>Challenges of a Change Agent

>I have always been fascinated by leadership and how to grow an organization in spite of a broad variety of obstacles to change and maturity.

Indeed, as I have studied, read, watched, and practiced leadership and change initiatives for over two decades, I am always intrigued at the role of the change agent.

Certainly, it is hard to be a change agent for so many reasons. It is hard to change yourself let alone to get others to change. It is hard to exist in an environment where you see new and different possibilities, but others see only their way or the highway. It is hard to see others jockey for power and revel in the humiliation and shame of their peers. Change is only for the strong-hearted.

It’s interesting to me that change agents are often alone in the enterprise. They are specifically brought in fix highly ingrained problems that very often culturally rooted and that are damaging to the continuing maturation and success of the enterprise. But the change agent is coming in with “fresh eyes” and accompanying toolkit of best practices from outside the insular dynamics of the dysfunctional organization.

But the change agent is alone, or relatively so as they may be others who are “bucking the trend,” to try to bring a new openness and flexibility to the stagnant corporate culture and decaying ways of doing business that descend like death over complacent or arrogant organizations that think that once on top of the world, always on top.

Applause to the organizational leaders who are aware of processes, products, and ways of thinking that are broken and recognize the need for change and attract the agents of change and agility.

But the change agents run against the tide. They are new and are viewed as not knowing anything about the organization. Moreover, they are perceived as a danger to the comfortable long-standing held beliefs and ways of doing things. And moreover, they are seen as a threat to the incumbents. So from the incumbents perch, the change agents need to be shamed, humiliated, thwarted at almost any cost. And the change resisters in the established hierarchy “revel” in every obstacle they throw up.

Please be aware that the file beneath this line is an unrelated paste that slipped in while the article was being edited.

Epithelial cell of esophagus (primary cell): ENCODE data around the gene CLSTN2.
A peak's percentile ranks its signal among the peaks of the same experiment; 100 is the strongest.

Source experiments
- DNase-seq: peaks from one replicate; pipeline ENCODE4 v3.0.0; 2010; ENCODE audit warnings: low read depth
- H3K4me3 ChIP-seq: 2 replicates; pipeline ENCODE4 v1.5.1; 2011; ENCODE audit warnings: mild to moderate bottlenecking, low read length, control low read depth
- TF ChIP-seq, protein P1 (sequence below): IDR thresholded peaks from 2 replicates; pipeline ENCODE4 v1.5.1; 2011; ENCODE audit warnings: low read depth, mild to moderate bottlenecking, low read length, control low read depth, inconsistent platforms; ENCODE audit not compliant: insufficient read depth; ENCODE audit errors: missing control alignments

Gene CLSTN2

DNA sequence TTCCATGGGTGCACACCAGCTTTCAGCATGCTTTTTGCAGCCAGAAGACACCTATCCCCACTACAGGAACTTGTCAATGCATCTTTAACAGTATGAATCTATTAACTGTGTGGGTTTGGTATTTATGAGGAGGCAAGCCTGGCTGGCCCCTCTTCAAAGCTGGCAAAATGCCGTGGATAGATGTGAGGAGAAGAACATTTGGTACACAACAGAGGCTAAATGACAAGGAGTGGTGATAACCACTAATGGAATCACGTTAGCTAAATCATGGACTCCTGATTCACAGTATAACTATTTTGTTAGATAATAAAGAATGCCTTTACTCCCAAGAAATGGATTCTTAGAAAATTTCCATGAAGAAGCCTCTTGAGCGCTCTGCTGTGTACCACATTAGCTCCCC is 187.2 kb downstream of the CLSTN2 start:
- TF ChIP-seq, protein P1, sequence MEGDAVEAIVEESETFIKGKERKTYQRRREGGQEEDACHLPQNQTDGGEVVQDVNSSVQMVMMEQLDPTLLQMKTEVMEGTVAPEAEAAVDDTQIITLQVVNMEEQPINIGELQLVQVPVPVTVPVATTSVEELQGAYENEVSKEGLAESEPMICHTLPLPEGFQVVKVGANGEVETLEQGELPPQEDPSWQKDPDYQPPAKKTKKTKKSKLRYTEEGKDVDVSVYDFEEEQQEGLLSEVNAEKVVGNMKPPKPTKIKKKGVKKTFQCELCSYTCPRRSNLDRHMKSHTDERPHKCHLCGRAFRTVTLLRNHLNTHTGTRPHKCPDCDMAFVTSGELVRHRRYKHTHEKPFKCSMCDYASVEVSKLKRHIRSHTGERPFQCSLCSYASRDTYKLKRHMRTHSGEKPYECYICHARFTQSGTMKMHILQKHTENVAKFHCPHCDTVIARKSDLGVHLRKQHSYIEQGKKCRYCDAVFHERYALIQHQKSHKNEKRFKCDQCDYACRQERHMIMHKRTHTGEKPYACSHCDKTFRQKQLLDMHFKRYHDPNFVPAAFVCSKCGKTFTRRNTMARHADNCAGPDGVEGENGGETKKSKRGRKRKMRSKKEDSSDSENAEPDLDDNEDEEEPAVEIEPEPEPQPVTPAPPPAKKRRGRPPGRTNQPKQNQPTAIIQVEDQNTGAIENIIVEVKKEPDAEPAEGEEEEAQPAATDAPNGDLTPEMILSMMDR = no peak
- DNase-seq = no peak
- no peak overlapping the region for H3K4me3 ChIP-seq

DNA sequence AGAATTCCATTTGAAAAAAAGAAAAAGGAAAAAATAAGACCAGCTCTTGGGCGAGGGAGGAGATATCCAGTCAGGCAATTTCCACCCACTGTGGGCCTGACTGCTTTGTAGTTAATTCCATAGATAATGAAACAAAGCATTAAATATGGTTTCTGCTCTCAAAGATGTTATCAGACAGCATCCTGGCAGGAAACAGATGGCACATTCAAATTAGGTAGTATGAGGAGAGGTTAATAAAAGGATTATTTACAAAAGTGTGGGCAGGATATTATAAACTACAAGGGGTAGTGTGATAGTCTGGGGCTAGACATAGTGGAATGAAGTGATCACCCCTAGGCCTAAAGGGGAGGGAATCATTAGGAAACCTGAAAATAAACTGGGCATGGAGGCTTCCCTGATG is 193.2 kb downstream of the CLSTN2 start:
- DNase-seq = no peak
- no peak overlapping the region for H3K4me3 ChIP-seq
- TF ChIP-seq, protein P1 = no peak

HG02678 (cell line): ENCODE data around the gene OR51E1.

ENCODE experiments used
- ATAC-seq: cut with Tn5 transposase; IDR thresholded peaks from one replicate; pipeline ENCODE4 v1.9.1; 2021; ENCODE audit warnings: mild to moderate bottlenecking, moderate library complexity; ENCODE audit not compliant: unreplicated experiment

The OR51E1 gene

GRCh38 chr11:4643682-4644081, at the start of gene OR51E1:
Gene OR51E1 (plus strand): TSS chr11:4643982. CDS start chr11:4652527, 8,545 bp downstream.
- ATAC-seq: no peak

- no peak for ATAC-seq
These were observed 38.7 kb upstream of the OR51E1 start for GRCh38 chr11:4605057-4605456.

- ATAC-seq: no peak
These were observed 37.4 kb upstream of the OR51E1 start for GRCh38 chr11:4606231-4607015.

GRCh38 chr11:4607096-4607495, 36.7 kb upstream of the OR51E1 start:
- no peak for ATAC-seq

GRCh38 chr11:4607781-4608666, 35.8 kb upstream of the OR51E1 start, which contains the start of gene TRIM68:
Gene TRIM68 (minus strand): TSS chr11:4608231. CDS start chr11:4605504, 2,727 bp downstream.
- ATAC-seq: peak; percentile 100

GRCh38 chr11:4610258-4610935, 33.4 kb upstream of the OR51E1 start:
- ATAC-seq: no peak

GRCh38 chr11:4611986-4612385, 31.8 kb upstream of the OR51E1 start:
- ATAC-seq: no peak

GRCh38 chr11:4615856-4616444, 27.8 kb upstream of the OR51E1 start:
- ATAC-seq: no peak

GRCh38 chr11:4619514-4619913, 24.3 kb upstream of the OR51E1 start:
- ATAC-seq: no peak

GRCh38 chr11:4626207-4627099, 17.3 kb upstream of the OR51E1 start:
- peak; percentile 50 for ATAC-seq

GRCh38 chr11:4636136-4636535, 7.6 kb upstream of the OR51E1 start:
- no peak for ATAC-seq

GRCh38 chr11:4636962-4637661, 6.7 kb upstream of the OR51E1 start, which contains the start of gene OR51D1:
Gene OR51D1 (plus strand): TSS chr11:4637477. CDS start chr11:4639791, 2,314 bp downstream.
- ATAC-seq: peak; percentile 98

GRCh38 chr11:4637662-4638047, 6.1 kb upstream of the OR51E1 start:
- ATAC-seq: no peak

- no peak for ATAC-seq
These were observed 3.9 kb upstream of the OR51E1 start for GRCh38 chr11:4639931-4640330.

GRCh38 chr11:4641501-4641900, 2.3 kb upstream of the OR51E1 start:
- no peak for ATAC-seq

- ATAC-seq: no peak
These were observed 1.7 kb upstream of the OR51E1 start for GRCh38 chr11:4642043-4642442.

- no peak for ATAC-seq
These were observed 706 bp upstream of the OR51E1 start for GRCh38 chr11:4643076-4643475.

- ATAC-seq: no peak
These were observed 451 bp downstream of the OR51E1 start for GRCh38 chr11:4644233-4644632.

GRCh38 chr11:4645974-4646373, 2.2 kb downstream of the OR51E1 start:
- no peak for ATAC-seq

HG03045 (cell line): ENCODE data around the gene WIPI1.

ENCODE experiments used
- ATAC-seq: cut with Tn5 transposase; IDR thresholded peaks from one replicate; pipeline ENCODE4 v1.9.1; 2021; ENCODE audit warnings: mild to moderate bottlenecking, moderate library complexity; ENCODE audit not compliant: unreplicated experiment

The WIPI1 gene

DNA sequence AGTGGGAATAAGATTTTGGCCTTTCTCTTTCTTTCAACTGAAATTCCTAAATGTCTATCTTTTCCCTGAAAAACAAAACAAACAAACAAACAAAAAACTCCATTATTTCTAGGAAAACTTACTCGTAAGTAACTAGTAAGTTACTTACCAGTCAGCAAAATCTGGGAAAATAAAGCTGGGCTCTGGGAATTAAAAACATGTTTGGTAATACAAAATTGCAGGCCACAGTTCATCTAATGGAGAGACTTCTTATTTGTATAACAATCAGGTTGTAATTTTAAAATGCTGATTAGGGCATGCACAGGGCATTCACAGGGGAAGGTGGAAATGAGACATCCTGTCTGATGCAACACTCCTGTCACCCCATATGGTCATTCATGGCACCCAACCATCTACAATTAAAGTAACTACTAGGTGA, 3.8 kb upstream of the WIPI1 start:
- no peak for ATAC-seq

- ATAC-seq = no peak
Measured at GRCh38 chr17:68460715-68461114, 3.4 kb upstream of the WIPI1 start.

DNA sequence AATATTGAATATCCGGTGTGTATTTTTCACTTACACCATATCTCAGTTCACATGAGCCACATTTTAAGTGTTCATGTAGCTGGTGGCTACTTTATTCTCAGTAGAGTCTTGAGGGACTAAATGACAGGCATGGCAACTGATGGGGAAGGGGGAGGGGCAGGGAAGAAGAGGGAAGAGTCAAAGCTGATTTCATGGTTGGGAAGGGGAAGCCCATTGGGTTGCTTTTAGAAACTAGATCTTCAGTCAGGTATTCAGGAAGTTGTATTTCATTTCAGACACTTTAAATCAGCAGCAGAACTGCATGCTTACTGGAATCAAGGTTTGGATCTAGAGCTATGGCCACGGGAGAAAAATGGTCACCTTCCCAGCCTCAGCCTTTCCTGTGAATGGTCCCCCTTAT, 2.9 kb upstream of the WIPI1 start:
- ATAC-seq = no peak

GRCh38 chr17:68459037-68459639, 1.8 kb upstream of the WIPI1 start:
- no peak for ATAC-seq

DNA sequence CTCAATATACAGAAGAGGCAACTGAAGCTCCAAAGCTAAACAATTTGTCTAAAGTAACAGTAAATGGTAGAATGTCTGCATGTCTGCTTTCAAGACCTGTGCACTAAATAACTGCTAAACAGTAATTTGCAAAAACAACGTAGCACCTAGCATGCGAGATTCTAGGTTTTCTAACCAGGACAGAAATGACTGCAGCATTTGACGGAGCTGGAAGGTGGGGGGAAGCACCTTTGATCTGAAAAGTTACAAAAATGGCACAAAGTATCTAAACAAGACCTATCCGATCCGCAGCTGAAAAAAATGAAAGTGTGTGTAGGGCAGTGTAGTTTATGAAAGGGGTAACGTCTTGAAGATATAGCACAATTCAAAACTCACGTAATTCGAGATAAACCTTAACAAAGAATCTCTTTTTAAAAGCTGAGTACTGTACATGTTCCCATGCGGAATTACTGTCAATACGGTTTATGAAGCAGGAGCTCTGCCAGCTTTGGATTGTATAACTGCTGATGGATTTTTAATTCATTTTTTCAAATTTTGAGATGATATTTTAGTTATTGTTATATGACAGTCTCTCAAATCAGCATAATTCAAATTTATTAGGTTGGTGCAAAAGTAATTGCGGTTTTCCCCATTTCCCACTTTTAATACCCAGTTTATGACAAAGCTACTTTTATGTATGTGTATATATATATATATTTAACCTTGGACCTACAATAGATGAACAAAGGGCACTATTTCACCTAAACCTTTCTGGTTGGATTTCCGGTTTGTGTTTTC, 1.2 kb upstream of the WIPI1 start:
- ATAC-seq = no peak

There is an interesting article in the Wall Street Journal, 21-22 March 2009 about a website where people “revel in each other’s humiliation.”

The French site http://www.viedemerde.fr has 70,000 readers and it has “become a phenomenon in France…it receives a thousand or so new stories a day from which three young men who run it pick a dozen or so to post…the site now has 7,200 vignettes picked from nearly 400,000 sent in.”

It started a couple of years ago by the founder who “started posting stories online about the frustrations of modern life.”

The stories of life difficulty that are shared and read by others is closely aligned with Schadenfreude, a German word which means “One’s person’s misfortune is another’s happiness.” Or another version for the popularity of the site is that “one person’s misfortunes reassure another.”

Whichever explanation you adhere to for the popularity of people posting and reading about other people’s misfortunes and shame, points to people’s need to open up and release thoughts and feeling that are shameful and painful; people have a need to share, commiserate, and gain acceptance and to know that they are not alone.

Now there is an English language version of the popular website www.fmylife.com and “stories are flooding in. But the content is often similar. ‘It’s like there is a kind of solidarity among all countries when it comes to misfortune. We are all in a big, international pile of crap—but we’re in it together.”